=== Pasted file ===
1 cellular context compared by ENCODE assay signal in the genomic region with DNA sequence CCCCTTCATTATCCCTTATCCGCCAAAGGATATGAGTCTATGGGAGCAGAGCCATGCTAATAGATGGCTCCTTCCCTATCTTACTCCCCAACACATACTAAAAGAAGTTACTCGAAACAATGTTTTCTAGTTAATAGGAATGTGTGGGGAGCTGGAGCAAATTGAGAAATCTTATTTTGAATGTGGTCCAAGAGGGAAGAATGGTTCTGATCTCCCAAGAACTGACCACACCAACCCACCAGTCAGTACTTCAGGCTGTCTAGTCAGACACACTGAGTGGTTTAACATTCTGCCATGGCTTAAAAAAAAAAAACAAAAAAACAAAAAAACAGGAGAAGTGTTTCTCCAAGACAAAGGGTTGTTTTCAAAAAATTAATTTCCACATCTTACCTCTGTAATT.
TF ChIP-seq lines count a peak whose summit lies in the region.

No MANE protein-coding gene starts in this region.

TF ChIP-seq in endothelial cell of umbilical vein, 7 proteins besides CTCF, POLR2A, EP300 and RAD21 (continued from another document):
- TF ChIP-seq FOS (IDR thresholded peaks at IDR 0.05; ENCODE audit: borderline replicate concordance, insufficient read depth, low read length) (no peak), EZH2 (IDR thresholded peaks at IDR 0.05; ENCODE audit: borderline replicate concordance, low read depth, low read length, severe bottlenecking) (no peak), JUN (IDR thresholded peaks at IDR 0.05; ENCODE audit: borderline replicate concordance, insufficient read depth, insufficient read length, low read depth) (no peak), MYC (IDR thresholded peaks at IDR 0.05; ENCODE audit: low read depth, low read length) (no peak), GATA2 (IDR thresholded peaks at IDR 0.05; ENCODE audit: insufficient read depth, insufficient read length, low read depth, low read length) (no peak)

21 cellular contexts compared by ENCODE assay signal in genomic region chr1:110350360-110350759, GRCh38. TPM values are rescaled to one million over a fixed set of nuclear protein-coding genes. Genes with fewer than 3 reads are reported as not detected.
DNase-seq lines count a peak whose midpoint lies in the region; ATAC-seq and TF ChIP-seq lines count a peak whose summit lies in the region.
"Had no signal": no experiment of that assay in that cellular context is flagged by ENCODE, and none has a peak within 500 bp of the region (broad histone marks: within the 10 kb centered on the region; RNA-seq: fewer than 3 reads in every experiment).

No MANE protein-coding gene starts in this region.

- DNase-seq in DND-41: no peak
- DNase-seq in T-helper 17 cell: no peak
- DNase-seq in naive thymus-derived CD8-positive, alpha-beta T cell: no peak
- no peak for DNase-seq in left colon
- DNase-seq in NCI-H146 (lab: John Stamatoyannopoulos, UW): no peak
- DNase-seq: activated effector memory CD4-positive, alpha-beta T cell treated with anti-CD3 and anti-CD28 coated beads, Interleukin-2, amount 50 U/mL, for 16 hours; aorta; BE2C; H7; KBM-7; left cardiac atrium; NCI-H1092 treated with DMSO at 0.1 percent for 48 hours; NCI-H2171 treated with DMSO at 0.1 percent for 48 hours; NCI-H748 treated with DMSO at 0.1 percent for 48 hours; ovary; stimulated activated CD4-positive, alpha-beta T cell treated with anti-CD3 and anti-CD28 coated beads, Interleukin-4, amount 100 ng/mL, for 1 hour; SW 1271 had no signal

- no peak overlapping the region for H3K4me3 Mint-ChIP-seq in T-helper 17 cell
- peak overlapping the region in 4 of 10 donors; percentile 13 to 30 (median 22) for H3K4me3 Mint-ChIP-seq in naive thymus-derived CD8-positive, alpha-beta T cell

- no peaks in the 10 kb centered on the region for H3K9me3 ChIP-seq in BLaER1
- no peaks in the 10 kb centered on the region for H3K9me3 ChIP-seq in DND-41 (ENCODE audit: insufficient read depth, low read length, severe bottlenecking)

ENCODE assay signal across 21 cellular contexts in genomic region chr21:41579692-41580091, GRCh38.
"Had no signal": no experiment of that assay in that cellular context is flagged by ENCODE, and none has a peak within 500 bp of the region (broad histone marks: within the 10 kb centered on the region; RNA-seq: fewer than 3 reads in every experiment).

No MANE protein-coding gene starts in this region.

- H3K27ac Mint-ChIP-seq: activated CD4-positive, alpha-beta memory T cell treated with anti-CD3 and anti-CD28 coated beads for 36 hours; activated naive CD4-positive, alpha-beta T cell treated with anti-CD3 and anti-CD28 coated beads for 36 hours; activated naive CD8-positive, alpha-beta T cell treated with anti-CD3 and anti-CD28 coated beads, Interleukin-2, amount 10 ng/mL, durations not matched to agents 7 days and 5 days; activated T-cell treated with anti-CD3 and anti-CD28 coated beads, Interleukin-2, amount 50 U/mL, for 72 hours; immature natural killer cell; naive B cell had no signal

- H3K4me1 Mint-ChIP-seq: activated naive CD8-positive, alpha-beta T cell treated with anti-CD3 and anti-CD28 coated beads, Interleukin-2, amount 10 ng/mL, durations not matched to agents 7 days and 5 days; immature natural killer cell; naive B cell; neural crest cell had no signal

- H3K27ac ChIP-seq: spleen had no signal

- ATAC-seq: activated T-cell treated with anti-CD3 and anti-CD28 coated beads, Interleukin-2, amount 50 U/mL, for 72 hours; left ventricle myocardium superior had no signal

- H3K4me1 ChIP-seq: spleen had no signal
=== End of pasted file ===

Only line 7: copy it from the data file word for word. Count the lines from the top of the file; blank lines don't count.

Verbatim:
DNase-seq lines count a peak whose midpoint lies in the region; ATAC-seq and TF ChIP-seq lines count a peak whose summit lies in the region.